• Sassafras neatly summed up my opinion on Mr. Sander's opinions.
  • We have our newest sports palace, but we can't cut the grass in our neighborhood parks. Res ipsa loquiter.
  • Reality
    I like reading about successful people, but sometimes, those same people who have achieved so much in our capitalist consumer system, turn on that same launching mechanism once on top. They drone on about social justice and the 'community' and the evils of modern day capitalism. Hogwash. These people have put targets on our kids for failure, sloth and dependence. The government, endowed by people like Sanders with total power, literally kills, in body and spirit. I reject his premise that the community should control what I eat, drive, do and fund. Socialism is a monstrous system admired by many, until they realize only the most powerful thrive under it. Sanders is proof that a great mind can be subverted, and I hope parents are challenging his teachings.

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  1. Only half a million TV Viewers? And thats an increase? I knew Indycar was struggling but I didn't know it was that bad. Hell, if NASCAR hits 5 Million viewers everyone starts freaking out saying its going down hill. It has a long way to before Indycar even hits NASCAR's bad days.

  2. IU has been talking that line for years with no real progress even with the last Dean, Dr. Brater. Why will an outsider, Dr. Hess, make a difference? With no proof of additional resources (cash in the bank), and a concrete plan to move an academic model that has been outdated for decades with a faculty complacent with tenure and inertia, I can count on IU to remain the same during the tenure of Dr. Hess. One ought to look to Purdue and Notre Dame for change and innovation. It is just too bad that both of those schools do not have their own medical school. Competition might wake up IU. My guess is, that even with those additions to our State, IU will remain in its own little world squandering our State's tax dollars. Why would any donor want to contribute to IU with its track record? What is its strategy to deal with the physician shortage for our State? New leadership will not be enough for us to expect any change.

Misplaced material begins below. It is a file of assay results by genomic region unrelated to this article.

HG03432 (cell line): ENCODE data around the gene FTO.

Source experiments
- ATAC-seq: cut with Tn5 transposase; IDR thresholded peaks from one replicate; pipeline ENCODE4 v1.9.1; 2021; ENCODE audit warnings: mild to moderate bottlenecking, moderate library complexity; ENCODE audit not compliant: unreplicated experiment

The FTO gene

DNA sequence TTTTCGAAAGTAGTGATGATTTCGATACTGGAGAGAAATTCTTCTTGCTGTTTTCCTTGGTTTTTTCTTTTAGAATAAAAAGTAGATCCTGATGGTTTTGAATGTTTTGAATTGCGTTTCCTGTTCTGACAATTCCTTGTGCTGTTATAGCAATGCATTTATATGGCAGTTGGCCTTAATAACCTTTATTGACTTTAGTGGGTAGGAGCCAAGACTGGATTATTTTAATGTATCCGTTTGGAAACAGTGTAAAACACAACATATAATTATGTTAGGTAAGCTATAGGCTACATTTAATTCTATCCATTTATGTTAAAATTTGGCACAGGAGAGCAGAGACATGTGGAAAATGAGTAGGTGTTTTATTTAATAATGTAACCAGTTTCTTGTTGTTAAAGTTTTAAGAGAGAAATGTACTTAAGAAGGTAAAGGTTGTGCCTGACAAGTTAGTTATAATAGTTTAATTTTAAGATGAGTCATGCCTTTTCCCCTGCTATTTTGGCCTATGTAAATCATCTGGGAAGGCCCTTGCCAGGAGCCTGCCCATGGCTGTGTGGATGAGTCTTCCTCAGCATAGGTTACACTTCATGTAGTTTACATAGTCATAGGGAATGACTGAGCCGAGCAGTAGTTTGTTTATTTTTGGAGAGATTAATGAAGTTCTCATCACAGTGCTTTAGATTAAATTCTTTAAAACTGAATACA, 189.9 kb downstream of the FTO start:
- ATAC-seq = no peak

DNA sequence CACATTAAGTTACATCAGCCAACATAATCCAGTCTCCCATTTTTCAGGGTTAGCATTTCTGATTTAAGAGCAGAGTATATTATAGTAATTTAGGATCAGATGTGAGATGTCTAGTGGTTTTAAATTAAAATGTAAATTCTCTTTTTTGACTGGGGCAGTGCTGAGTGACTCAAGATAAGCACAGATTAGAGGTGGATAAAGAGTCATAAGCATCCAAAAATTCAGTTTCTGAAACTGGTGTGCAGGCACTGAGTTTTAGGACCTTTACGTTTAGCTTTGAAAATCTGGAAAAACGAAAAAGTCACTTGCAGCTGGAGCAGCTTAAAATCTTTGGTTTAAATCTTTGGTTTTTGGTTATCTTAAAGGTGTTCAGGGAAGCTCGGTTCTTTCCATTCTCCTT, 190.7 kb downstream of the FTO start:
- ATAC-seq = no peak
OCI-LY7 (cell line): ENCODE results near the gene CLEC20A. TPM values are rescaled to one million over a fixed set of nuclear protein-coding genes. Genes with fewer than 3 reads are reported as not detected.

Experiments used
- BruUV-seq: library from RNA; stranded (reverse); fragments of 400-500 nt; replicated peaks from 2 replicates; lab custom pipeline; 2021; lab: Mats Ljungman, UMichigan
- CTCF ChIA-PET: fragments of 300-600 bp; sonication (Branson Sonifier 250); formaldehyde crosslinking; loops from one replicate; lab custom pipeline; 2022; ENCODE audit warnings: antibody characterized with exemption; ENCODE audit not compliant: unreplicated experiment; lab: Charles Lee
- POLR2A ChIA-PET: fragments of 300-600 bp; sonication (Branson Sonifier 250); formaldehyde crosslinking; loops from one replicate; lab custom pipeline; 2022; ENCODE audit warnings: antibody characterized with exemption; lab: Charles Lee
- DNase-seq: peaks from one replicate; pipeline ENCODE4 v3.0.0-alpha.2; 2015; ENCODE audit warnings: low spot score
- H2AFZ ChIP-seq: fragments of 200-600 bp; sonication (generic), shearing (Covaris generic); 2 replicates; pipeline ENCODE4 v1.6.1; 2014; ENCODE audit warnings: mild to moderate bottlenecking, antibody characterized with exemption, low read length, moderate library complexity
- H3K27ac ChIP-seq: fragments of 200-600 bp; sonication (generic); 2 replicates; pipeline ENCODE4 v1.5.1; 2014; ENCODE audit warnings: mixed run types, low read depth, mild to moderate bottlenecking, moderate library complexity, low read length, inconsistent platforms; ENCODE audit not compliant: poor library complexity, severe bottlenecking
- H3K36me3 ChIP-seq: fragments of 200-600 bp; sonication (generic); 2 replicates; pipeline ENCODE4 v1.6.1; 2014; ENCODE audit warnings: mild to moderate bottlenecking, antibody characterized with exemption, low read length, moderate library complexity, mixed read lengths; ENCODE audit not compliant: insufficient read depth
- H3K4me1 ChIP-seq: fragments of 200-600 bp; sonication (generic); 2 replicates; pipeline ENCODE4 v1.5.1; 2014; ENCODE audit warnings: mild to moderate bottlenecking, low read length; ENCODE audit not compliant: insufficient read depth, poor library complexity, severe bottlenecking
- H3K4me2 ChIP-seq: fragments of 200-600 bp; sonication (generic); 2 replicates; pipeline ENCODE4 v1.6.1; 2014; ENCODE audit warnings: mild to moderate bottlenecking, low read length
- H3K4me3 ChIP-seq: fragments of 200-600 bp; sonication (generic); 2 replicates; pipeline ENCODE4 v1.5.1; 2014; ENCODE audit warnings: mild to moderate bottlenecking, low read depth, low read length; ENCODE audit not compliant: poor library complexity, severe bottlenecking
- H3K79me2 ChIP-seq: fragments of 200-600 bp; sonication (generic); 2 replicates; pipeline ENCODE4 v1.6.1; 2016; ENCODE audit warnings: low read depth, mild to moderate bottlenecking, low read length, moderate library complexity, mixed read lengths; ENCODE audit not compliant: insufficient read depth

3. How do you think the Bridges got approved? I spent a couple days researching PAC's and individual contributions to some city council members during that time. My printouts were inches thick on the two I concentrated on. Finally gave up. Was disgusted with all the donations, and who they were from. Would have taken me days and days to compile a complete list. Tried to give it to the Star reporter, but he thought it was all just fine. (and apparently he was treated well himself) He ended up being laid off or fired though. And then of course, there was land donated to the dad's club, or city, as a partial payoff. All done in the shining example of "charity." No, none of these contributions are a coincidence.

  4. I agree what kind of help or if any will be there for Dr. Ley's patients. I was a patient myself.

  5. What about the hundreds of patients who sought this doctor for the right reasons, to quit drugs. what option do these patients now have, experience horrible withdrawl or return to heroin?? those are the choices. what about the children of these former addicts who's parent(s) WILL not b able to maintain their job, for @ least 2 weeks.. There needs to b an emergency clinic opened for these patients.